A white background and warm parquet floors set the scene. Rich, saturated colours are then added, such as the darkest burgundy used unusually on the ceiling, and the deep green cupboards that are a perfect foil for the beautifully detailed, mirror-finish brass island unit. Other metallic touches – the gleaming stainless range hood, bronze tap and fabulous sputnik chandelier add luxury to the otherwise minimally decorated spaces.
Simple, structural furniture and feature light fittings such as the iconic Artichoke light (more, here) adorn the rooms which have been pared back to reveal beautiful classic details. Simple, luxurious.
A private residence in Stockholm, designed by sandell sandberg arkitekter AB, via. Photos: Pia Ulin
In a series of low-slung, white, modernist buildings set among vineyards is this hotel. The warm, earth-toned interiors are dominated by wood and slate, with timber slat walls dividing the linear spaces according to function. Copper light fittings and bronze sculptural pieces add glamour to the wonderfully textural, bespoke furniture pieces.
This is the first project in Portugal to be certified under BREEAM. BREEAM (BRE – Environmental Assessing Method) is a standardised environmental assessment method and rating system for buildings. A BREEAM assessment uses recognised measures of performance to evaluate a building’s specification, design, construction and use. The measures used represent a broad range of categories and criteria from energy to ecology. More about BREEAM, here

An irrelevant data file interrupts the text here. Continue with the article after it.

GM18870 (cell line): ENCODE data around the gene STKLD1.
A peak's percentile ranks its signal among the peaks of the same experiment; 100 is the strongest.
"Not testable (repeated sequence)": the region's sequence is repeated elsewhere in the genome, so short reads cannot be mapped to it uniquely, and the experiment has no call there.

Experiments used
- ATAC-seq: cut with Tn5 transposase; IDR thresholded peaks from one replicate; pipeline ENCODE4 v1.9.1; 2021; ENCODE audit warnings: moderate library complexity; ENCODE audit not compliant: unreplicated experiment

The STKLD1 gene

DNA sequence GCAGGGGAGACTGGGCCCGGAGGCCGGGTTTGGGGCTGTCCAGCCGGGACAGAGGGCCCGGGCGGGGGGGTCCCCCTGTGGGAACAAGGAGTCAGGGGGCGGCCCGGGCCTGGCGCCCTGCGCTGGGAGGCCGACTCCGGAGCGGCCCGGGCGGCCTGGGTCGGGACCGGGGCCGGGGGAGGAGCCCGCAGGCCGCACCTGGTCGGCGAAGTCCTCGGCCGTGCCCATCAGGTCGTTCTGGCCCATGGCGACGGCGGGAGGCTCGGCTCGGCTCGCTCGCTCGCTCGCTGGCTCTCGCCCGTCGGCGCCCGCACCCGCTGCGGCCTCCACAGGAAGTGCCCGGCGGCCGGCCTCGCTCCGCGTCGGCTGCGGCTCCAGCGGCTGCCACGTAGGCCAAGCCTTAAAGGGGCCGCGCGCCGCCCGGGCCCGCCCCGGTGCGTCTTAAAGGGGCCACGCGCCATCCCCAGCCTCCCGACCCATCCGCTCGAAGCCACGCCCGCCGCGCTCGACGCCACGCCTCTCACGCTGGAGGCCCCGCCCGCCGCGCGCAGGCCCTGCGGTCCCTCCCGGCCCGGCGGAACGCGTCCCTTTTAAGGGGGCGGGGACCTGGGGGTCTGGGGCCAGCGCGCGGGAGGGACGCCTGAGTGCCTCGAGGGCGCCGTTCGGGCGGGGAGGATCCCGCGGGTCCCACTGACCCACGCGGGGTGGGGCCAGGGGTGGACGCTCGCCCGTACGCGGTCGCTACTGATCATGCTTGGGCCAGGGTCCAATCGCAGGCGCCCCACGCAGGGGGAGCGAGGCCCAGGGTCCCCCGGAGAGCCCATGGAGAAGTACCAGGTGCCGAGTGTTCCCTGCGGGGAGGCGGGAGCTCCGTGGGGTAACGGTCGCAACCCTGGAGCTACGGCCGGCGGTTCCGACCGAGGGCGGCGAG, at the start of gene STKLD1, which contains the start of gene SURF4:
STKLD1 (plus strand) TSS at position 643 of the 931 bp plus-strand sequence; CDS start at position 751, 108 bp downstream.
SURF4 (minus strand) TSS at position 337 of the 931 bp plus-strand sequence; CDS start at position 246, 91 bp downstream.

So – good looks AND green credentials. I think I’d like to be checking in about now…
L’and Vineyards, Montemor, Portugal by StudioMK27 with Promontorio architects; photography Fernando Guerra.
Bronze is the subject of the eponymous exhibition at the Royal Academy (deemed ‘utterly splendid’ by the marvellous Andrew Graham Dixon, read the review, here). It traces works in bronze from antiquity to now, from Rodin to Henry Moore, Ghiberti to Louise Bourgeois.
It is also something of a current trend in interiors, so this is my homage to the exhibition – the best of interior bronze. But first, the chemistry: it’s an alloy of copper, with tin, zinc and lead in lesser amounts. Inherently tough and resistant but much more malleable than its sculptural rivals, stone and wood, it has been used in household objects as well as sculpture for centuries. It ranges in colour from palest gold to darkest blue-brown, and can be matt finish or polished.